Fireside Chat: Caroline Prouse on Targeted Medication Warnings
Hi Caroline – can you tell us what are Targeted Medication warnings (TMWs)?
Yes of course. In today’s EPMA and EPR systems, potential prescribing errors and advice are presented to the clinician via warnings when prescribing medication. This is the established method of interrupting the prescribing workflow to prevent potential patient harm from occurring but does not give an advised action.
Targeted Medication Warnings are the next generation of electronic prescribing decision support, as they focus on the potential clinical consequences of a prescribing event for a particular patient rather than just the medications in isolation. By giving a prompt associated with the action, this approach provides more patient-specific guidance to the clinician within the Targeted Medication Warning shown on screen. Using this functionality, the clinician can accept or reject that suggested action within the Clinical Decision Support (CDS) guidance shown on screen and complete the prescription. The potential solution will save the clinician valuable time in avoiding repeated steps in the prescribing workflow, and - from an experience point of view - the clinician will see a significant reduction in alerts shown on screen within any prescribing event due to the patient specificity.
Can you tell us a bit about the work you are doing on Targeted Medication Warnings?
We are working with the US FDB product team to inform the development approach and to collaborate on content development priorities, as well as the structure of the technical architecture of this solution and how this can be applied to the UK market.
The US FDB team have already carried out an analysis of the potential impact of this solution for clinical users. They found that TMW achieves a 70% reduction in Hyperkalaemia alerts generated to the user. This is due to the increased patient information utilised within the prescribing solution and improved contextual design in comparison to the historical medication-led approach. The team here in the UK are carrying out an analysis of UK clinical prescribing data to validate the approach and capability of the solution, which is based on UK clinical practices.
Can you talk us through the potential benefits of Targeted Medication warnings?
Yes of course, there are lots of them!
- The solution will provide more actionable warnings that can be implemented in the vendor’s workflow – improving the clinical user’s experience.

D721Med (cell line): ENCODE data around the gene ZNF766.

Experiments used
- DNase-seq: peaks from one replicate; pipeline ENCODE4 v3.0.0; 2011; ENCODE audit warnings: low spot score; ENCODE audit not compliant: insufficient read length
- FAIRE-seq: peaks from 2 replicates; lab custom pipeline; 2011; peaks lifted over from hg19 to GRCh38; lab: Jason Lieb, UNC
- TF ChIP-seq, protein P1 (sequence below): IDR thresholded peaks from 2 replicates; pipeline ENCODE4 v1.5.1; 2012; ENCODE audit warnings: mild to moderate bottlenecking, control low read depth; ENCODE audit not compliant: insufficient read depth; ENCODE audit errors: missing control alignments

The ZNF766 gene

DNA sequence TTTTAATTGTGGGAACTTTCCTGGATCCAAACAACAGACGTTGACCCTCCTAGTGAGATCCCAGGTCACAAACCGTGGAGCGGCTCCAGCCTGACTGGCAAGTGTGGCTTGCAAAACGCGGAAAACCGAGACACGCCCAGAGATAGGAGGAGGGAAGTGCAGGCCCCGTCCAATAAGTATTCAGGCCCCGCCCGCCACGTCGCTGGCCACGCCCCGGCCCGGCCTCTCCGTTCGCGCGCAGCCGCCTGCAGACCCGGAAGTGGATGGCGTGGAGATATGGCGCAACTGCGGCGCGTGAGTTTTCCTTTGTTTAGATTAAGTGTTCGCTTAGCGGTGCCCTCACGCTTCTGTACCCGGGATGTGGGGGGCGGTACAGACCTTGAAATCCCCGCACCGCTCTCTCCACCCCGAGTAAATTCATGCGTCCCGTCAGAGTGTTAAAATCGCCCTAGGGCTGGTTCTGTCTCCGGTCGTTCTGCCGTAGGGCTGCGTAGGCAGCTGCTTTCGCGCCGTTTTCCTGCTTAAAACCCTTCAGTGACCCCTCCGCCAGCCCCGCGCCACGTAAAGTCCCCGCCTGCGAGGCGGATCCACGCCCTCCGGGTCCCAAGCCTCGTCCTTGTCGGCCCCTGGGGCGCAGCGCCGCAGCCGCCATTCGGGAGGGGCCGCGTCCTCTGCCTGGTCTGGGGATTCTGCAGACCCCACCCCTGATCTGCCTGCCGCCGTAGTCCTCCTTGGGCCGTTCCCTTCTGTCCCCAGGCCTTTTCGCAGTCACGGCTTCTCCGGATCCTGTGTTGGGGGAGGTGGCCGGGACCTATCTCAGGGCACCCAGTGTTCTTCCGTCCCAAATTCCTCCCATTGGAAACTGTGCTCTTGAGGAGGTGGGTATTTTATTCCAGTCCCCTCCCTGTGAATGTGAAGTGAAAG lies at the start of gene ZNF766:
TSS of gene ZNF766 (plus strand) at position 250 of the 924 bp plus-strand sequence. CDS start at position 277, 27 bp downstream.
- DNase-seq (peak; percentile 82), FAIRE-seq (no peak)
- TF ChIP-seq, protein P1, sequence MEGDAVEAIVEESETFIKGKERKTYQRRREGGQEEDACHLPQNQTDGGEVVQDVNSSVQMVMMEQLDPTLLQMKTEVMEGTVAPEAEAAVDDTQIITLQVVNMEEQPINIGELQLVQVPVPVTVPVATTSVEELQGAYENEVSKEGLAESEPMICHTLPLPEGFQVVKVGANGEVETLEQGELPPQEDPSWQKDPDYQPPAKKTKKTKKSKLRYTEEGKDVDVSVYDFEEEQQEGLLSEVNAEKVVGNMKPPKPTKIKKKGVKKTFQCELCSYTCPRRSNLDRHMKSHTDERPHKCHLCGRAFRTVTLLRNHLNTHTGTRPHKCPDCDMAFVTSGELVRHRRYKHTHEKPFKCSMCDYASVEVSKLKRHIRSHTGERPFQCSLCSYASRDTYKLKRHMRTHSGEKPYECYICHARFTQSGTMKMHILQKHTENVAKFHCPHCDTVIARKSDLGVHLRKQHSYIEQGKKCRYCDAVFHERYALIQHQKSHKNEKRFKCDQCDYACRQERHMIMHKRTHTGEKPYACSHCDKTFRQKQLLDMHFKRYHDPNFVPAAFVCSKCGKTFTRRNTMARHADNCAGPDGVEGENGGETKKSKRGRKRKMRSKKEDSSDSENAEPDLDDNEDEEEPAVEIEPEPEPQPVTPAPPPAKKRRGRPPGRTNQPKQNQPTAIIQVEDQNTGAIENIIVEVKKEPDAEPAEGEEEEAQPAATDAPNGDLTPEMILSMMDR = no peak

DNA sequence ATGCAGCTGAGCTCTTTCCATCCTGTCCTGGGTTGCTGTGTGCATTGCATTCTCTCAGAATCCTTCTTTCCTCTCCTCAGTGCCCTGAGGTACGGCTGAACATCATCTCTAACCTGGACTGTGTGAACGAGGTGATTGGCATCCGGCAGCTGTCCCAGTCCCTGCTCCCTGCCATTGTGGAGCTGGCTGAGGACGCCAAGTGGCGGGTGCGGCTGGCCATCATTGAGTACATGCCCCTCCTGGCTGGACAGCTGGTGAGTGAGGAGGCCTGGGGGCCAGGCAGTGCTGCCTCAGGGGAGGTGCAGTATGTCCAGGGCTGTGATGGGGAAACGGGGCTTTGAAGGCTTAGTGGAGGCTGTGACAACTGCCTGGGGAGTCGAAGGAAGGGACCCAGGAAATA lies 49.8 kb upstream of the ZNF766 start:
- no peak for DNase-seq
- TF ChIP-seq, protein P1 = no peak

- The clinician will see a significant reduction in alerts presented within the workflow – with the potential of up to 70% reduction in alerts shown with the focus on clinical consequences rather than medications.
- The prescribing support provided will be able to utilise additional input data available within the PMR i.e. more patient data, and latest lab results – giving a more patient-specific output.
- The clinician will have more relevant alerts shown to them within this workflow, which are refined patient and medication specific alerts.
- The solution will enable greater flexibility for future patient-specific and other data attributes to be added to inform prescribing.
- The solution will enable FDB to deliver patient-specific modules / services providing not only core CDS support, but additional clinical modules that meet the needs of the specific clinical setting.
- The solution will tackle alert fatigue and improve actionable warnings that are shown to a user.
That sounds really interesting, what are you planning to do going forward?
We have plans to engage UK clinical stakeholders to help us better understand the potential impacts of the solution for patient safety and clinical user experience, both in comparison to the established clinical workflows in place today, as well as identifying other value benefits of this type of solution.
If any of our customers (end user Trusts) are interested in being involved, please do get in touch to learn more about the work being carried out, by contacting Caroline directly.
We plan to ensure that the solution available to our customers will be FHIR enabled and fully interoperable and compliant to the national coding standards.
Can you tell us any timelines?
We are just starting on testing the data feasibility and we are aiming to run a prototype of the solution with NHS settings in 2025.
Sounds really interesting - what should clients do if they are interested in finding out more?
Contact Caroline, product manager for Multilex to find out more.